Assessing the Damage Prior to Rebuilding

Assessing the Damage Prior to Rebuilding

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After a hurricane, a tropical storm or other natural disaster hits, most homeowners want to get back to normal as soon as possible. But, as today’s guest blogger reminds us, rushing to get your home or commercial building rebuilt after a storm can prove costly. It takes a very mindful process to asses the damage and properly fund the rebuild:

Evaluate and Submit Damage Reports Prior to Rebuilding

Once the storm passes: take photos and video of your entire property, inside and out, whether it was affected or not. If you have a roof damaged, the inside of the home may not have visible damage until the next rain or storm. But if you document the damage first, secondary damage is easier to submit for coverage to insurance, FEMA or SBA.

It is essential to submit damage reports to FEMA. While you may not qualify for an SBA loan, the reports are used to assess the damage to the area. This is important to document a region devastation and then federal funds can start to flow for the community infrastructure rebuilding.

Do not begin to clean out areas of your property without first calling in the reports to your insurance company and FEMA. They may request more information in your documentation and you can provide a concise list of what was damaged.

If there is a flood, do not start to throw out all the items without documenting what the item was, where it was located in the home and why it is being disposed of. Everyone comes in and starts to rip out things and throwing things out. If you have a great loss, you may not be able to tell them what you threw out, so be sure to document first so that you can show pictures. Something as simple as “ten towels in the bathroom” is essential information. Without it, the companies will not assume you had ten towels in the bathroom. All little items add up in the replacement process.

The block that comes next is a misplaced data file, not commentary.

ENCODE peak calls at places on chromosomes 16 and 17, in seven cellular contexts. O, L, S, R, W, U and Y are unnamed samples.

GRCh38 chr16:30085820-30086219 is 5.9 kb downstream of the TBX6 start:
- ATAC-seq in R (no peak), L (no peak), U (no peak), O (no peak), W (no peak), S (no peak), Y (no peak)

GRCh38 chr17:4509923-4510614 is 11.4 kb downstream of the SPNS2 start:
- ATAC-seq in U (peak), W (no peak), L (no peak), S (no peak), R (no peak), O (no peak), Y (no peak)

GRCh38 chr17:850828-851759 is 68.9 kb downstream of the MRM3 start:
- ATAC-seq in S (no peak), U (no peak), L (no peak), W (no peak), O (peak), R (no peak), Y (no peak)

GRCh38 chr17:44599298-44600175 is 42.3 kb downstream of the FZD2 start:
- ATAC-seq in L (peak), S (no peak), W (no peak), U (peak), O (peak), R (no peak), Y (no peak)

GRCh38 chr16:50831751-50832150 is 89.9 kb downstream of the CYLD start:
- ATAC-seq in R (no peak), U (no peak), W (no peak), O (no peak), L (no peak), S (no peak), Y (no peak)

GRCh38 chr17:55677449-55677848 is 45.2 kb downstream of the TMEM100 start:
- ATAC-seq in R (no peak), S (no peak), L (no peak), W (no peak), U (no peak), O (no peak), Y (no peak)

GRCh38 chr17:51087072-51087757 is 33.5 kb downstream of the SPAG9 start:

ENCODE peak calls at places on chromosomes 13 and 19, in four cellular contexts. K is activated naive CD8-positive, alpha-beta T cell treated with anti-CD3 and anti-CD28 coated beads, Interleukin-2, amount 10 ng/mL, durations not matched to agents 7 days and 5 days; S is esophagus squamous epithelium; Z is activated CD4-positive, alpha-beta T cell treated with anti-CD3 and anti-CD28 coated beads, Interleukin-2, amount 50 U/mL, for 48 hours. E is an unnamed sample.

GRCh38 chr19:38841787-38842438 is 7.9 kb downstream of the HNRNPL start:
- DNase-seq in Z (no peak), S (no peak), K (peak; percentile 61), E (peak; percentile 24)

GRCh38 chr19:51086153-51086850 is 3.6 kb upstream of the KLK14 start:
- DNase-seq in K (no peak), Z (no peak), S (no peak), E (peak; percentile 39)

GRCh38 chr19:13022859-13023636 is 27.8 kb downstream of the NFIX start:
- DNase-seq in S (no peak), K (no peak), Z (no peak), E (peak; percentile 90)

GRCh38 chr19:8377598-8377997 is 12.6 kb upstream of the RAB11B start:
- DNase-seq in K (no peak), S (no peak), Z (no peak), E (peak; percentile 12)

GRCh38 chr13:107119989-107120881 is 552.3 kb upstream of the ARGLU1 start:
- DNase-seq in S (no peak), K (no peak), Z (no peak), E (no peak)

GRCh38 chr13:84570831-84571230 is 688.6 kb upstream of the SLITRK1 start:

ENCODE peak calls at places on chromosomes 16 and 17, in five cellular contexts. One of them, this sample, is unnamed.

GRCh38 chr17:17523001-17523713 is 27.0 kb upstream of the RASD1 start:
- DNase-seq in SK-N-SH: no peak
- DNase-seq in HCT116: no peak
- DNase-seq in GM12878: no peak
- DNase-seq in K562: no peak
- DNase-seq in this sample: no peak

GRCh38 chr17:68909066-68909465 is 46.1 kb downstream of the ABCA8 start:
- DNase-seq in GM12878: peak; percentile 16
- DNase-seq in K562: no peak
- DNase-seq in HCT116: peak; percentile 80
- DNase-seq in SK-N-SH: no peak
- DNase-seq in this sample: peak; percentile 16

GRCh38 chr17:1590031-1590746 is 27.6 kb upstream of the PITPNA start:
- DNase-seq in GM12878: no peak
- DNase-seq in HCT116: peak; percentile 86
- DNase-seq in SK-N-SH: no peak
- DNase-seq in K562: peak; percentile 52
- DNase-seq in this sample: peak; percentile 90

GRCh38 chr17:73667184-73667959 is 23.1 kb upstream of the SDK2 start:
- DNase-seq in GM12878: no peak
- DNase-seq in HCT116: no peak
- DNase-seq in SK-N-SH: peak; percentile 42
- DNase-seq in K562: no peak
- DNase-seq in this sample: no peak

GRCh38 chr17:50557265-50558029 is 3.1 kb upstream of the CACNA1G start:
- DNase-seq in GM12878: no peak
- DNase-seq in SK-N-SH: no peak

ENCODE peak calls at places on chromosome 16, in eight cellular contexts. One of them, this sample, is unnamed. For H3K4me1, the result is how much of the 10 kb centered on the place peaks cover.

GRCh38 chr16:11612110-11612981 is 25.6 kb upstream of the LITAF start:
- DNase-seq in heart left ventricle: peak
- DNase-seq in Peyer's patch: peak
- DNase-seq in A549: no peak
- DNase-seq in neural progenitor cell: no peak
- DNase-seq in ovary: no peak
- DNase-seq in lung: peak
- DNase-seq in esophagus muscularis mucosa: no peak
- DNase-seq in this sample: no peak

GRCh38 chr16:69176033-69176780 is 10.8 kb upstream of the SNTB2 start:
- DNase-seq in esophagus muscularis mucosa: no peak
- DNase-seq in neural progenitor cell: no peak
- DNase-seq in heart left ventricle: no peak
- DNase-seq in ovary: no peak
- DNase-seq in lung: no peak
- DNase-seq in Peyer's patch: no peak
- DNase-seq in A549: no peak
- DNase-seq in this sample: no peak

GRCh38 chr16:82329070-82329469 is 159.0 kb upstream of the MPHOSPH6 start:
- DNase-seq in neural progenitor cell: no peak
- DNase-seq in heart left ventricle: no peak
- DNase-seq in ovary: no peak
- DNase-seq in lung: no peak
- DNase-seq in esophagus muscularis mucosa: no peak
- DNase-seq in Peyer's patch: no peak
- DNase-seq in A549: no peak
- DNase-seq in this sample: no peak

If the replacement, remediation and rebuilding costs are extensive, consider relocating to another area. What happens once could happen again.  The unknown costs to be whole again may exceed what you may imagine. Once you are in the process, there is no turning back. If you do not finish, the money is lost and you still do not have a home.

— Dr. Jeanette Gallagher, Naturopathic Physician, Natural Disaster Consultant, LifePockets, LLC


Thanks to Dr. Gallagher for these tips. We agree that full documentation and carefully moving through the process is essential in receiving the most from your claim. As Public Adjusters, we know the system and we can take your damage assessment through it step by step to ensure that you’re not in a situation where your claim doesn’t cover the rebuilding costs.

About the author: Dr. Gallagher is a natural medicine physician that lives in Louisiana.  She stayed in the New Orleans area through Hurricane Katrina and Isaac.  While they were both different storms, the toll on people, the emotions, the property and the life of the residents was very difficult in many different ways.  She strives to let people know what the possibilities of danger are, asks them to run through all the scenarios, prepare for what they can and know when to call it quits and leave.  When a disaster happens, if you are put in a dangerous situation, by reading her books, listening to her radio shows or reading her blogs, others can usually say “I heard that once a while ago”, and from their memory, they can make a decision of what to do rather than have fear of not knowing what to do.